While the intent might be up for debate, the fact that our governments and businesses appear to be watching our every move isn’t. As technology increases, seemingly more and more rapidly, more data about us is stored and shared—and most of the time, we are unaware it is being collected or how it might be used.
1. Increasing CCTV Surveillance
In 2011, there was one CCTV camera for every 32 UK citizens. By 2016, this number had increased to one for every 11, making the United Kingdom the most spied upon country in the world.
Not that the UK is alone in its surveillance of citizens. Almost all countries have security cameras in place. In 2013, the BBC ran a story about the increasing numbers of CCTV cameras being installed and put into operation across the United States, where they were being hailed as crucial in apprehending the culprits of the Boston bombing. That is why these cameras are put in place, and there are plenty of examples of them being used to good effect. There increasing numbers, however, make some people uneasy, and the line between security and the infringement on privacy is becoming grayer all the time.
2. Smart TVs
If you have a television that is connected to the Internet, not only is it recording what you are watching and when you watch it, but there is even the possibility that someone could be literally watching you.
A lot of smart TVs have microphones and even cameras built into them. Should there be any kind of security breach on the server your set is operating on, others could spy on your actions through your set. Security breaches have been called into question, mainly due to TVs connected to servers without thorough security checks, so your data could easily be stolen, or spyware and other such programs could be sent back to your television.
3. Debit / Credit Cards
It has long been a conspiracy theory that credit and debit cards monitor how and where we spend, and the conspiracy theory is not far wrong. The use of such cards and electronic purchases can be viewed in real time by the United States government and other intelligence agencies, for example.
The main reason this data is said to be available to such agencies is to notice unusual purchases or spending patterns, generally related to potential acts of terrorism. Perhaps what is worrying though—at least in the United States—is that a warrant is not required for the FBI to access this information. Furthermore, a non-disclosure order will be automatically issued by a judge, so whoever is watched will not be made aware of it by their bank.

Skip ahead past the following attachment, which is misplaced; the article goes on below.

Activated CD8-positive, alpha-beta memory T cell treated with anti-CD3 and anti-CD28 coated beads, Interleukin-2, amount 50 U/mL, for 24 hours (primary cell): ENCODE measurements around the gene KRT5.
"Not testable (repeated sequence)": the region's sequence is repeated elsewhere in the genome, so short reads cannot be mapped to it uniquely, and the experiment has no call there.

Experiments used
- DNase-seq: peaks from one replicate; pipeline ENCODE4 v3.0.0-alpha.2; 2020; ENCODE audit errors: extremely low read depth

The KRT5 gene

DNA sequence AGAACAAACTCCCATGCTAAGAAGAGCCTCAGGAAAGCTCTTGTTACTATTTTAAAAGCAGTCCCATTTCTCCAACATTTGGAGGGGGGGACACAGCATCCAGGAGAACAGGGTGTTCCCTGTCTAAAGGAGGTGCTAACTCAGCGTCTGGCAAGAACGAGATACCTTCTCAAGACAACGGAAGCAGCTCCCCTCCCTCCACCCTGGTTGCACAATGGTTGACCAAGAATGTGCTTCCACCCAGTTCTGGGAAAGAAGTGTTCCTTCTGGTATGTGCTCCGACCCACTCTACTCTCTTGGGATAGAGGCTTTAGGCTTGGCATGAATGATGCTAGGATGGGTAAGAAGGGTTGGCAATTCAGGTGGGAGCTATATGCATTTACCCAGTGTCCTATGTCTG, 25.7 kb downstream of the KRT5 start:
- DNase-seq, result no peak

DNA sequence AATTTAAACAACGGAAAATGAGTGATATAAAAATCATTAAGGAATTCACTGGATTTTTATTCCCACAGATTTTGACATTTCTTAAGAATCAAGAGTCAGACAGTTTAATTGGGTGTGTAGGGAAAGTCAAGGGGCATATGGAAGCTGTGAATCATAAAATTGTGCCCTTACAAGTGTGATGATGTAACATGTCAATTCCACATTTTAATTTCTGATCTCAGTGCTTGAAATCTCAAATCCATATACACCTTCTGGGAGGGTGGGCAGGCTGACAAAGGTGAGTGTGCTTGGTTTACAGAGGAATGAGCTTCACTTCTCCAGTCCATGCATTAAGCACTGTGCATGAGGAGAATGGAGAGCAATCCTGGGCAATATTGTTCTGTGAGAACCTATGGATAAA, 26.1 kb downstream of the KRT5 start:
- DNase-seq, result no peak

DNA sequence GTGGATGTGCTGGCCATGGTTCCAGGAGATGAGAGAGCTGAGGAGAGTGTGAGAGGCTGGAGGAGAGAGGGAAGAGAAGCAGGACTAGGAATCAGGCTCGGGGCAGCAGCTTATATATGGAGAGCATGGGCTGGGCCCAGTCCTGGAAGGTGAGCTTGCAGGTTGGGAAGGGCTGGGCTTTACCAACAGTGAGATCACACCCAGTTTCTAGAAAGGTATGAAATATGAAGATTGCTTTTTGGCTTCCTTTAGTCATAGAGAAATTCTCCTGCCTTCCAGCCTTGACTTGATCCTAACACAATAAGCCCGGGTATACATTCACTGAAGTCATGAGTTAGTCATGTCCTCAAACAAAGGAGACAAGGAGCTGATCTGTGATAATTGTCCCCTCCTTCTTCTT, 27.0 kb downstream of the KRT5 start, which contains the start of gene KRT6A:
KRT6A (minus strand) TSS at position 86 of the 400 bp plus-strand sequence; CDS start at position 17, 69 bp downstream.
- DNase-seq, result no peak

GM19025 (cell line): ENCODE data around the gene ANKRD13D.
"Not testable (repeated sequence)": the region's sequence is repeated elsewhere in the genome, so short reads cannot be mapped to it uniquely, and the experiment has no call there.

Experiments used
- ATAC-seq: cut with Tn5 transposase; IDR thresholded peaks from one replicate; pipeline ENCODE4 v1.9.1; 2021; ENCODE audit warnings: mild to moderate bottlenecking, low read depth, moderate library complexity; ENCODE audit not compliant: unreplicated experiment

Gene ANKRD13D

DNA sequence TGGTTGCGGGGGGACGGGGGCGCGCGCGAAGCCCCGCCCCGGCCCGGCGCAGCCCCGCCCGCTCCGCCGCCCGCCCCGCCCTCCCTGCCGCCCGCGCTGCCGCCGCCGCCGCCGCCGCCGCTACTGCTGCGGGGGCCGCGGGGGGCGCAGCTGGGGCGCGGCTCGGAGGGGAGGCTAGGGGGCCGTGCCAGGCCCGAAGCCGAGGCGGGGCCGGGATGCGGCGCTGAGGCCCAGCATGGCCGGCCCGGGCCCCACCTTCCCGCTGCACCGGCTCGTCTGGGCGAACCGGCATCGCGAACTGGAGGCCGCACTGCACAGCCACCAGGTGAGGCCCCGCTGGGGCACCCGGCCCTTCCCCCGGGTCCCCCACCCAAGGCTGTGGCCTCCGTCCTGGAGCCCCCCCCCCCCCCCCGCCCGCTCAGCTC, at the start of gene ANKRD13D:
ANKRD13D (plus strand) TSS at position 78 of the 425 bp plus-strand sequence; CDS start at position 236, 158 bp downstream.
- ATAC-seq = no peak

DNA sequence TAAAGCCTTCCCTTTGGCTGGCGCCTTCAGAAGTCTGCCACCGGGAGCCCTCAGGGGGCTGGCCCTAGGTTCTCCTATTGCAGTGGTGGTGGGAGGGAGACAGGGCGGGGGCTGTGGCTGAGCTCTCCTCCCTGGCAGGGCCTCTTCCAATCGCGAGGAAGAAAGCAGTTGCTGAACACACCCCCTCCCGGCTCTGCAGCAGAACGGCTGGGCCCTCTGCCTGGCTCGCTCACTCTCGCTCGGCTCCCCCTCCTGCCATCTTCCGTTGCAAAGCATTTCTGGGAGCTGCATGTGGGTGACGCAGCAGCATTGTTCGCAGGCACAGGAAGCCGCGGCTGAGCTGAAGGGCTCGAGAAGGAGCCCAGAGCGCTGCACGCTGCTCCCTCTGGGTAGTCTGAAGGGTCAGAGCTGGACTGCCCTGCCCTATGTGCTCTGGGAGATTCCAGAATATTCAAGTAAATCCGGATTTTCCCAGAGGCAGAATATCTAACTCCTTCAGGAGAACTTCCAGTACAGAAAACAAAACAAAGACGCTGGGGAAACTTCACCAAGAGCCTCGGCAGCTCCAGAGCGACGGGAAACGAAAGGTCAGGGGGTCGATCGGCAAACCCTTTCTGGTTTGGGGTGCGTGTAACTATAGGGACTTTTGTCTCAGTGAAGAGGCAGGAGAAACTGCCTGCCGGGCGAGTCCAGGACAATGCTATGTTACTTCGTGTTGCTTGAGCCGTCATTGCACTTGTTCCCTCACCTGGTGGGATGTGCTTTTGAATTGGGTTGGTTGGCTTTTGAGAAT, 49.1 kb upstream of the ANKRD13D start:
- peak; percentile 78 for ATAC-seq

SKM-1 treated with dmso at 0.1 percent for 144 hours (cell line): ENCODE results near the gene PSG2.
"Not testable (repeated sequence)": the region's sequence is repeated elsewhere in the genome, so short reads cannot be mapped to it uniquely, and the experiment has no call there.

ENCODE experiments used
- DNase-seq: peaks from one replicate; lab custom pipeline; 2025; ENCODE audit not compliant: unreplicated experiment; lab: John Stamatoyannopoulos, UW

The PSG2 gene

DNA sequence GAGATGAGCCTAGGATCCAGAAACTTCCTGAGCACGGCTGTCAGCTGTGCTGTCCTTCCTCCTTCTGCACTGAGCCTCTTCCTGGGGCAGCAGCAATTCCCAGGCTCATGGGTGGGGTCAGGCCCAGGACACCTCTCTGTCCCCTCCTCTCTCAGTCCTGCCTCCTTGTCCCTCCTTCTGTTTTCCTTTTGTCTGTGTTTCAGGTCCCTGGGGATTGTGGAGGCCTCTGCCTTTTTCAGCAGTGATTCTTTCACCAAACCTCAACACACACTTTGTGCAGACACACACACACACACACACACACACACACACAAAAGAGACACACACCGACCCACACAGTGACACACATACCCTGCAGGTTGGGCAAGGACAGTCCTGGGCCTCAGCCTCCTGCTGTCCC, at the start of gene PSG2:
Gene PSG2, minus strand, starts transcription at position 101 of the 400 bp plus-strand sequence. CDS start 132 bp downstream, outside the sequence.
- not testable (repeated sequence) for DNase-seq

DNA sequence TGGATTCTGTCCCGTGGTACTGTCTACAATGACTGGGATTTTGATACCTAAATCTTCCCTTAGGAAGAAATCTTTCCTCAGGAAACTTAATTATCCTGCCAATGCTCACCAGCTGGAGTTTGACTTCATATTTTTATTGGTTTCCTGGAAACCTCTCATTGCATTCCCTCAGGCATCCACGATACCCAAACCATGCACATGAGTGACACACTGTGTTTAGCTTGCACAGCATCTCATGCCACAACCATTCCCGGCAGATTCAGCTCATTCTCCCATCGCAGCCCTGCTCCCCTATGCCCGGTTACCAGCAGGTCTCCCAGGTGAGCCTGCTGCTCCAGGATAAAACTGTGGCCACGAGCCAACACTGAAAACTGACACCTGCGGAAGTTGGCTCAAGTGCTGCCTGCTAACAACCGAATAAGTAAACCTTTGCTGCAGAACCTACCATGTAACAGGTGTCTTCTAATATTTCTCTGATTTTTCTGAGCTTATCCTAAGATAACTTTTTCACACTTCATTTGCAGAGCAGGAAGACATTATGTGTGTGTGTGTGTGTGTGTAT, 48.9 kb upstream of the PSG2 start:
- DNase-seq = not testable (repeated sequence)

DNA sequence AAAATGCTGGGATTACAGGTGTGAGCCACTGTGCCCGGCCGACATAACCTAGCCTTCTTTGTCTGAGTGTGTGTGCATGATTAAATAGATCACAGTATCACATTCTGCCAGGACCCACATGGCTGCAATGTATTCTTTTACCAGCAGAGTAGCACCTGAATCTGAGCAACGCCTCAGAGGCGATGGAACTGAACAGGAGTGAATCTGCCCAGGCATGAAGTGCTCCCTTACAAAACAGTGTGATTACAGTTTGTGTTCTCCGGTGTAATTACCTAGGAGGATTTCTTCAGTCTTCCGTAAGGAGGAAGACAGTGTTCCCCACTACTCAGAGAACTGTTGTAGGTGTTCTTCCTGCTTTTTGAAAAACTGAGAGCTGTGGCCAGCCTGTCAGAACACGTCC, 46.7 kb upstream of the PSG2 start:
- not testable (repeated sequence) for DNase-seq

4. Internet Searches And Web History
Every time you perform a search on Google or most other search engines, that data is logged and stored—and it can be accessed by governments whenever they feel the need. In the United States, the famous PATRIOT Act is open-ended enough to encompass Internet searches and web history.
It isn’t just the United States, though. In November 2015, the UK government announced that as part of its ongoing fight against terrorism, people’s website history would be kept on record for a year by the relevant Internet providers. Key words are often used as “triggers” to warrant the government and other agencies taking a closer look at someone’s Internet history. Although the government announced safeguards would be put in place to prevent intelligence agencies and the police from abusing such information, there was considerable apprehension over the plans.
If you have a smartphone—and most of us do—you may not realize just how smart it actually is or the amount of data it stores about your physical movements, your searches, and just about every other action. The more advanced these phones become, the more information is available for companies to use how they see fit. It is even possible on some phones to trace someone’s movements for the last year.